Currently, the majority of space tourists only get into space for a few hours, to have a look around. This is all very well, but the industry’s goal is to build off-planet leisure facilities for the mass market. Among the logistic issues implicit to such a goal is that until significant amounts of water can be extracted from the Moon’s crust or from asteroids (see below), keeping people in space for prolonged periods in relative comfort will remain extremely expensive. Once water no longer needs to be ferried from Earth, better recycling technology and the ability to create larger habitable spaces will allow tourists to not only get into space, but also to stay there for a while and ‘do things’, maybe even go for a space walk or two.
… and making things
Researchers continue to discover useful goods which require zero-G environments to produce, and manufacturers can’t get orbital factories built fast enough. The development of larger working spaces will lead to larger volumes dedicated to space-based mass production. While getting materials up and finished goods down is still a problem, manufacturers don’t require the expensive pressurised environments necessary for the tourist industry, as the work is all automated and controlled by the same AIs which have taken over most non-strategic decision making in terrestrial manufacturing.
Some observers believe that the current high growth levels in zero-G production will continue until it represents an appreciable fraction of total global manufacturing. Whether you agree with that depends on your faith in a number of emergent technologies.
Right now, the only manufacturing processes in space are ones which require zero-G environments. Eventually space-based manufacturers are likely to find that there’s a limit to the number of such production processes and the trend towards orbital manufacturing will tail off. However, some analysts argue that with the world economy growing a trend rate of 2.5 percent, it will ultimately be necessary to move the bulk of Earth’s productive needs off-planet. Environmentalists point out that, now solar and fusion technology have largely brought to a close the era of large-scale polluting energy production, terrestrial manufacturing is the major source of environmental contamination. Many are already lobbying to get the movement of polluting manufacturing off-planet onto the policy agenda.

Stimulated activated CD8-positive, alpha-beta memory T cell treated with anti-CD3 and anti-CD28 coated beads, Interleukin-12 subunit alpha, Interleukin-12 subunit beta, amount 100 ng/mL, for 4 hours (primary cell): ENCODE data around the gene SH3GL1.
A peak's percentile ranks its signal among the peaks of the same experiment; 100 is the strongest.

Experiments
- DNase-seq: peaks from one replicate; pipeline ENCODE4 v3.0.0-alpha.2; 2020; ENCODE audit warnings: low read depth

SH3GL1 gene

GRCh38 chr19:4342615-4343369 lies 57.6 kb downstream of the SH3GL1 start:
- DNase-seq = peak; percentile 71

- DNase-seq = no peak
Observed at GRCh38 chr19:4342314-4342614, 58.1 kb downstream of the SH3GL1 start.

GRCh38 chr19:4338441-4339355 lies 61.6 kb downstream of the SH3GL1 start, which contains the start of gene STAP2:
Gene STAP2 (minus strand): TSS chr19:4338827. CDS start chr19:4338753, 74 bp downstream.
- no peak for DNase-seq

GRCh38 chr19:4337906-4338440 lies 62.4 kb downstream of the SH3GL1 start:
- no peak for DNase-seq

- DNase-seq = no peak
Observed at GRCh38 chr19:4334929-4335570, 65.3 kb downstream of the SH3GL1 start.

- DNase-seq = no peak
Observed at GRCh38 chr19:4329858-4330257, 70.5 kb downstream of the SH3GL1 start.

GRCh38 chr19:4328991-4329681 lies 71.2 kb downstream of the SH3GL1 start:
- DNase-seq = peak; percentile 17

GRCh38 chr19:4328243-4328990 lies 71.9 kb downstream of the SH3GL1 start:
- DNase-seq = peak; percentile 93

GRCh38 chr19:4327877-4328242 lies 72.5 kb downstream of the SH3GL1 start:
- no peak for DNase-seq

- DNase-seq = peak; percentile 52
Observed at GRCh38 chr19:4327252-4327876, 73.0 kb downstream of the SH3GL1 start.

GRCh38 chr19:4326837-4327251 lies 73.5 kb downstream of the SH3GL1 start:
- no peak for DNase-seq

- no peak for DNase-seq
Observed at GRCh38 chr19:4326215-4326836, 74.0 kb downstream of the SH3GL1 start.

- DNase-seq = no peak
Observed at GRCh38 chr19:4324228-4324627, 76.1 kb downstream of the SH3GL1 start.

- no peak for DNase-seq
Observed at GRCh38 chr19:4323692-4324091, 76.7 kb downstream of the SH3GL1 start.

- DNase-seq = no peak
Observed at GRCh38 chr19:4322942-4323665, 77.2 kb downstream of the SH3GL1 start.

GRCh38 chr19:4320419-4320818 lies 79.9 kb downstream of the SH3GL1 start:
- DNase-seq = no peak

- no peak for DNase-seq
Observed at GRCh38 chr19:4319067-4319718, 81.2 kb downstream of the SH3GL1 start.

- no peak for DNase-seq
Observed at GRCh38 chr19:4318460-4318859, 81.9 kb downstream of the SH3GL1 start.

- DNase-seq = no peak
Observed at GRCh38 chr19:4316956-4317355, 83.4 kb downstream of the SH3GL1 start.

Two developments could, over the next 100 years, make that feasible – asteroid mining and space ladder.
Asteroid mining is already well understood and technically feasible. The international Asteroid Mapping Program (AMP) is close to having mapped the location, size, orbit and rough chemical composition of every body more than ten meters across, out to the orbit of Jupiter. The asteroid belt contains every element found on Earth and represents an enormous resource for space-based activities.
Once a legal framework is in place for allowing companies to collect material from the asteroid belt, the existence of the AMP will allow even more detailed studies to be completed and, shortly thereafter, resource-gathering missions. These will use fleets of AI-controlled robotic landers and (probably ion engine fitted) space freighters to bring material back to Earth, the Moon and various orbital facilities. This should eliminate the need to lift raw materials from Earth, provide a limitless supply of water and metals, and mean that all future spacecraft production will take place in-orbit.